“We have decided that Sean Miller will remain the University of Arizona’s men’s basketball coach,” the school statement said.

    “Media reports last Friday alleged that Coach Miller was caught on a wiretap discussing a payment with a representative of a sports agency regarding one of our student-athletes. Since those reports broke, we have sought to learn everything that we can from Coach Miller about the allegations. As Coach Miller’s employer, we acted to investigate these reports.

    “Earlier this week, we met with Coach Miller at length and asked him direct and pointed questions. He was eager to speak with us and answered every question we asked. At this time we have no reason to believe that Coach Miller violated NCAA rules or any laws regarding the allegation reported in the media. Additionally, he has a record of compliance with NCAA rules, and he has been cooperative with this process.

    “While some might be tempted to rush to judgment when there is intense public pressure, due process is the bedrock of fair treatment and acting with integrity. With that in mind, we will continue to pursue every avenue of inquiry available to us during an active federal investigation to fully understand the facts. We recognize that investigation is ongoing, and we will continue to be respectful and cooperative through its conclusion. Steptoe & Johnson continues its investigation into our athletics compliance, and we will carefully review and act on its conclusions. We anticipate this report will be thorough and based on facts.

    “We want to thank our student-athletes for the strength they have exhibited during this challenging situation. We are confident that they will continue to respond with commitment, integrity and excellence. Deandre Ayton, who has been subjected to false, public reports that impugned his reputation, has our full support. We ask that the Wildcat Family rally behind these young men and our coaching staff tonight and throughout the rest of our season. ”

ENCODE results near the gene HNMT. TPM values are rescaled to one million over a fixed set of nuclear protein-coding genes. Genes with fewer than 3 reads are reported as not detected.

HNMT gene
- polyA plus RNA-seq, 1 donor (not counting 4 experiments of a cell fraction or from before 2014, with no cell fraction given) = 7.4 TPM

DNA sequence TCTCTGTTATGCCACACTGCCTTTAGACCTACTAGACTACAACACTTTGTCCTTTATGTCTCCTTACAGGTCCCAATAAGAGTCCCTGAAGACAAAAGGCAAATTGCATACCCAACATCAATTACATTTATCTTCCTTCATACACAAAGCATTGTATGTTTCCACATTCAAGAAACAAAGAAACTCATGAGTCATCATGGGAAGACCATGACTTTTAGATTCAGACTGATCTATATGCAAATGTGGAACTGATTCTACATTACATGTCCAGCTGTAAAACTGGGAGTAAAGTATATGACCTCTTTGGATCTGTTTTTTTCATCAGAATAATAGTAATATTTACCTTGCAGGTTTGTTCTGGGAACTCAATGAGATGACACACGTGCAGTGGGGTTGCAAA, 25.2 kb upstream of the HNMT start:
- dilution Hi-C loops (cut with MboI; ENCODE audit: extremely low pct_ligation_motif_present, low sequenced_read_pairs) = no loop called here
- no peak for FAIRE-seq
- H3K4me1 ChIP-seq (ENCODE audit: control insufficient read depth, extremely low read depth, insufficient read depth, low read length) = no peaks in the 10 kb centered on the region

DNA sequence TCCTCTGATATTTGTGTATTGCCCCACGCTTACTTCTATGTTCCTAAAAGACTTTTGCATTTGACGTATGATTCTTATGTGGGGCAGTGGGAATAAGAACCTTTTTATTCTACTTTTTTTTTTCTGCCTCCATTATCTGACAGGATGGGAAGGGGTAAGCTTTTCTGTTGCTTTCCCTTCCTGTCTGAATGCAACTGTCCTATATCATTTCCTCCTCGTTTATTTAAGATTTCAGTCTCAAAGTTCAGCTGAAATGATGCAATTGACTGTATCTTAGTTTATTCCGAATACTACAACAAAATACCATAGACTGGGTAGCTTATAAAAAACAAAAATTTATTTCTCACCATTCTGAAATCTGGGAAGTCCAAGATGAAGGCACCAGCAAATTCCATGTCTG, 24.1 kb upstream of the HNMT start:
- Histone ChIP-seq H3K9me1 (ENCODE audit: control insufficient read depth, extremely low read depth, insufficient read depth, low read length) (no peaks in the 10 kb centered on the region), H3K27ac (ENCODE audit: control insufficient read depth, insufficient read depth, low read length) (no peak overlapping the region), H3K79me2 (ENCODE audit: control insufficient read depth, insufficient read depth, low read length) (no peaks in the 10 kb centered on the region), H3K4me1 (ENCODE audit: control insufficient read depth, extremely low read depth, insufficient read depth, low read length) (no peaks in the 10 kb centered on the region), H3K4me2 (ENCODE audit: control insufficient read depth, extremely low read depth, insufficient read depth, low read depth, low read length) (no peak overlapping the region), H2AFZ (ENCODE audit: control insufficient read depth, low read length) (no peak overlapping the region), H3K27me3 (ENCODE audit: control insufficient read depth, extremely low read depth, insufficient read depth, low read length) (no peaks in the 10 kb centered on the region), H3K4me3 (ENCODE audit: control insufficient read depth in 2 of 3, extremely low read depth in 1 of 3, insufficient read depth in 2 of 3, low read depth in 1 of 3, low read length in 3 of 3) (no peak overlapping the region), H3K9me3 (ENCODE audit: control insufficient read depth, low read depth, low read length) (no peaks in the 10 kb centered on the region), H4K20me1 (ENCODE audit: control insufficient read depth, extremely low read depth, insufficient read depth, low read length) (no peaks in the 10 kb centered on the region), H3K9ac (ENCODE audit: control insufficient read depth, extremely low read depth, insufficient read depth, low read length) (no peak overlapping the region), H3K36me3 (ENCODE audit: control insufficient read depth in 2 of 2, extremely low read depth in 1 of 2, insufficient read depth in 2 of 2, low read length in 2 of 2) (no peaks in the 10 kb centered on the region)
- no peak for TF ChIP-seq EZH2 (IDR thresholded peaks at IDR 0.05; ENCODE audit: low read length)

Ayton, the 7-foot-1 Bahamian native who is in the mix for the No. 1 pick in the NBA Draft, previously disputed the report, too. He has remained eligible.

    In the wake of the ESPN report, Arizona lost another recruit when Shareef O’Neal, the son of NBA legend Shaquille O’Neal, decommitted and then chose UCLA several days later.

    The younger O’Neal weighed in on Twitter after Miller’s statement.

    Photo: Sporting News

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    Adam Zagoria is a Basketball Insider who covers basketball at all levels. A contributor to The New York Times and SportsNet New York (SNY), he is also the author of two books and is an award-winning journalist and filmmaker. His articles have appeared in ESPN The Magazine, SLAM, Sheridan Hoops, Basketball Times and in newspapers nationwide. He also won an Emmy award for his work on the SNY mini-documentary on Syracuse guard Tyus Battle. A veteran Ultimate Frisbee player, he has competed in numerous National and World Championships and, perhaps more importantly, his teams won the Westchester Summer League (WSL) championships in 2011 and 2013. He lives in Manhattan with his wife and children.